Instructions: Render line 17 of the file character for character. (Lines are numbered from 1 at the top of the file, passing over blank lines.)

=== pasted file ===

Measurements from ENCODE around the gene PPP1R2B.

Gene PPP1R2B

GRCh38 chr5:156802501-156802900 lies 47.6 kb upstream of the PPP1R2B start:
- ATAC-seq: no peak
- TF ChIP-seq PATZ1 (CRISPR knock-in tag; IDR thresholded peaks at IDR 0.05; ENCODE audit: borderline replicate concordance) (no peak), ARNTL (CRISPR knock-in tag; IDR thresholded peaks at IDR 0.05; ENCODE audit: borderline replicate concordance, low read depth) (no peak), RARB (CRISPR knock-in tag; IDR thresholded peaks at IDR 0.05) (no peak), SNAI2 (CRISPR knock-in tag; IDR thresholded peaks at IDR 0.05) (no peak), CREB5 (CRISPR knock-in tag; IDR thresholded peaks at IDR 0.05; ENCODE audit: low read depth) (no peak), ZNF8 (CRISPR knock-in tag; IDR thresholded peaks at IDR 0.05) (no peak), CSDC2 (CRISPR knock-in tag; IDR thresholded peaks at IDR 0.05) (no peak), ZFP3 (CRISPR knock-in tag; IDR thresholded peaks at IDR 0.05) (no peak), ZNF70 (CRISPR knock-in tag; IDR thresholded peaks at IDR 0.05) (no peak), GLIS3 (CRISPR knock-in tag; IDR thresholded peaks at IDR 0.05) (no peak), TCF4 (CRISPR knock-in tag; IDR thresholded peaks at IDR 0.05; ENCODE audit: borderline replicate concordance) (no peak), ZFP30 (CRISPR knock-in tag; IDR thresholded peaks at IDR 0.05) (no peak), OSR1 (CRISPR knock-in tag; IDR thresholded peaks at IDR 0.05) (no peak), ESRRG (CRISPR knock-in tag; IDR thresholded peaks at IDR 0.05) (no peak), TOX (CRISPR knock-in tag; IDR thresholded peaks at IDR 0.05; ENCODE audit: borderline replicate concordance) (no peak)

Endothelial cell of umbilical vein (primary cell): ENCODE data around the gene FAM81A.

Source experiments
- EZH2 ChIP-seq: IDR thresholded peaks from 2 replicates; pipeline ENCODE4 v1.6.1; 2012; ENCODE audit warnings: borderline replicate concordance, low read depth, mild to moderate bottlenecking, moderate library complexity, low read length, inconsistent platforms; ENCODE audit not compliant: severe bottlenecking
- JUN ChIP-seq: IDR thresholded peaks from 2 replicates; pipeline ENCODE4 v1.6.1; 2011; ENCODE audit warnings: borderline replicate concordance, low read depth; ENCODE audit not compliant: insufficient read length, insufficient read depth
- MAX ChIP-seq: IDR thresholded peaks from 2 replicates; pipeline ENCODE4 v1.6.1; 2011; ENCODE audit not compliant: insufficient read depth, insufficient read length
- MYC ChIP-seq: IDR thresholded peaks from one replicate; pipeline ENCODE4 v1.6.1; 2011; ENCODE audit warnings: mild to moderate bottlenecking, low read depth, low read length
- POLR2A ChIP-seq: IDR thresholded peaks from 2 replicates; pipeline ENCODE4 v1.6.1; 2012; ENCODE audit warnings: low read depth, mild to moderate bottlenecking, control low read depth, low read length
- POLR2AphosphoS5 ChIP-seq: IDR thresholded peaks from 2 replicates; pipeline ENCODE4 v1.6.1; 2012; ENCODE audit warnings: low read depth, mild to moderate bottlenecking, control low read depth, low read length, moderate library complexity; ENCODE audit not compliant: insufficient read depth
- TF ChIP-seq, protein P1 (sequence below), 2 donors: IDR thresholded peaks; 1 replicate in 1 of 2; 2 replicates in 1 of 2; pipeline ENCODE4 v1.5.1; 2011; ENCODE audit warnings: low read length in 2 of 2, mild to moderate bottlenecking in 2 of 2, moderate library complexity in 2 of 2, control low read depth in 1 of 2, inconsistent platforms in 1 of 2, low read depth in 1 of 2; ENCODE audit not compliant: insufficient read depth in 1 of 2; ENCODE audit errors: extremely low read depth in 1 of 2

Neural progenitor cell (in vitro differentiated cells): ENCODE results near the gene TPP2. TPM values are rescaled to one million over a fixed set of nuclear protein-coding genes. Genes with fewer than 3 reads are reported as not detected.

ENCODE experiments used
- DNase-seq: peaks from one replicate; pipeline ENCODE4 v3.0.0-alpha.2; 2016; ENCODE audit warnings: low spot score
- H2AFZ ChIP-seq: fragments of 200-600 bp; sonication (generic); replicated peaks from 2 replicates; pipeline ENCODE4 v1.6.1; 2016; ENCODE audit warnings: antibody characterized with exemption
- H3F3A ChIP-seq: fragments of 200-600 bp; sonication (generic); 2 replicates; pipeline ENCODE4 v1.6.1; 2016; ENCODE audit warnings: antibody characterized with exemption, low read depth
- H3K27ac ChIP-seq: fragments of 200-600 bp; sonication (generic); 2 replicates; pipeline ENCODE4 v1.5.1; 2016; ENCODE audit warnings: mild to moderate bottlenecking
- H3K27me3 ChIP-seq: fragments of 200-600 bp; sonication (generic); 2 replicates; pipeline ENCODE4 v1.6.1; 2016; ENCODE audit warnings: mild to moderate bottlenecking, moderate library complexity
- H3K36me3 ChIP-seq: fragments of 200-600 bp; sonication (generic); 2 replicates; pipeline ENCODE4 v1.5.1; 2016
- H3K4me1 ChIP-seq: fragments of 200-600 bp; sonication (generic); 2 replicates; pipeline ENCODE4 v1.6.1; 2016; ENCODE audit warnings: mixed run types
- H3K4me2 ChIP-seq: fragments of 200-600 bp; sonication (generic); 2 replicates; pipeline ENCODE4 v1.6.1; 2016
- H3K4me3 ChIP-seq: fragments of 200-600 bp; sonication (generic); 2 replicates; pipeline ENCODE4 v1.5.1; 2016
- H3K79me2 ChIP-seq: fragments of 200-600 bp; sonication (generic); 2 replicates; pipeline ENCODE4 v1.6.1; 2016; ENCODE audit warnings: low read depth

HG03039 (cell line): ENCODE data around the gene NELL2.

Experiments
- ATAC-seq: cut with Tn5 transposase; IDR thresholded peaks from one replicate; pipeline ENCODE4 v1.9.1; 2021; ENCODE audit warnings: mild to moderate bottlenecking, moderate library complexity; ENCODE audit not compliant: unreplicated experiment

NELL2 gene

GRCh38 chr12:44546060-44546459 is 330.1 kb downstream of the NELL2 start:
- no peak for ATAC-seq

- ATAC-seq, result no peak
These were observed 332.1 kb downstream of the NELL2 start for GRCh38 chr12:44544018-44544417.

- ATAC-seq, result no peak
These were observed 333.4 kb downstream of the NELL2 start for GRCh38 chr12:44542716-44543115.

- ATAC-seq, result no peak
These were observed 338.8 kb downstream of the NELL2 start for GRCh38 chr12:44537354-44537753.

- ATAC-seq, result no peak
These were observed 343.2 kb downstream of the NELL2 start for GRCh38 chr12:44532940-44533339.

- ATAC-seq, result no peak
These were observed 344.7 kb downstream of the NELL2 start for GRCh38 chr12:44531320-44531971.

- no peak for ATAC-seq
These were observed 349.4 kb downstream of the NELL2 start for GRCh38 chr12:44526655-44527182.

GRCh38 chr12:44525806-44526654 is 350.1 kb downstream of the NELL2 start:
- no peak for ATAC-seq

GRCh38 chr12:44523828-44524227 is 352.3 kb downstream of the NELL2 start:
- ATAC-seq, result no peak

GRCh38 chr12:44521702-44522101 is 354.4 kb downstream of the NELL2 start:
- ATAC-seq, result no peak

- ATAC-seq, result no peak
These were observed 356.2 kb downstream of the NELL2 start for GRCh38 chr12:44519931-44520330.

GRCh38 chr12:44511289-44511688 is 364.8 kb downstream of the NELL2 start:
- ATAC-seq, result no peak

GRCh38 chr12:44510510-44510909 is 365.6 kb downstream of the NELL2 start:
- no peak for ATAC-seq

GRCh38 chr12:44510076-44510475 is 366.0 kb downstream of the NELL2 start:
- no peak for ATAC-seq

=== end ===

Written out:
- DNase-seq: peaks from one replicate; pipeline ENCODE4 v3.0.0-alpha.2; 2016; ENCODE audit warnings: low spot score